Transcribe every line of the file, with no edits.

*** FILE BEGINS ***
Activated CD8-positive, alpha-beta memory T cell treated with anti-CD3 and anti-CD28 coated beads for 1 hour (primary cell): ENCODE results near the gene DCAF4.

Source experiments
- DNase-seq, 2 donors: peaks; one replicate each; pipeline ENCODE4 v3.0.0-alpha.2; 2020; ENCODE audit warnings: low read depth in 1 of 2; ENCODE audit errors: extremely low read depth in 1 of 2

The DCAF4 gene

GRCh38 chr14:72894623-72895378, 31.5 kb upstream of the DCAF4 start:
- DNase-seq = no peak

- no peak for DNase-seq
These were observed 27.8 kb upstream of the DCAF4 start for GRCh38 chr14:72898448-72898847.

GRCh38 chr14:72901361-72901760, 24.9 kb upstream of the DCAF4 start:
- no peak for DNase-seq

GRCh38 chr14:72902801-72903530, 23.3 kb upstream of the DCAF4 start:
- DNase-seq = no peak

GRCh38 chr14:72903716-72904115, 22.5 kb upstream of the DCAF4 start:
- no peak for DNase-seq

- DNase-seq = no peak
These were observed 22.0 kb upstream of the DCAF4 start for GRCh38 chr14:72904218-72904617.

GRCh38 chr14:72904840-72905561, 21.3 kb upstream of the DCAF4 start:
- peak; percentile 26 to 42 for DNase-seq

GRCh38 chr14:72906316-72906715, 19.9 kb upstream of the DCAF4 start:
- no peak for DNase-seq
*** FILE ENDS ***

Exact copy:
Activated CD8-positive, alpha-beta memory T cell treated with anti-CD3 and anti-CD28 coated beads for 1 hour (primary cell): ENCODE results near the gene DCAF4.

Source experiments
- DNase-seq, 2 donors: peaks; one replicate each; pipeline ENCODE4 v3.0.0-alpha.2; 2020; ENCODE audit warnings: low read depth in 1 of 2; ENCODE audit errors: extremely low read depth in 1 of 2

The DCAF4 gene

GRCh38 chr14:72894623-72895378, 31.5 kb upstream of the DCAF4 start:
- DNase-seq = no peak

- no peak for DNase-seq
These were observed 27.8 kb upstream of the DCAF4 start for GRCh38 chr14:72898448-72898847.

GRCh38 chr14:72901361-72901760, 24.9 kb upstream of the DCAF4 start:
- no peak for DNase-seq

GRCh38 chr14:72902801-72903530, 23.3 kb upstream of the DCAF4 start:
- DNase-seq = no peak

GRCh38 chr14:72903716-72904115, 22.5 kb upstream of the DCAF4 start:
- no peak for DNase-seq

- DNase-seq = no peak
These were observed 22.0 kb upstream of the DCAF4 start for GRCh38 chr14:72904218-72904617.

GRCh38 chr14:72904840-72905561, 21.3 kb upstream of the DCAF4 start:
- peak; percentile 26 to 42 for DNase-seq

GRCh38 chr14:72906316-72906715, 19.9 kb upstream of the DCAF4 start:
- no peak for DNase-seq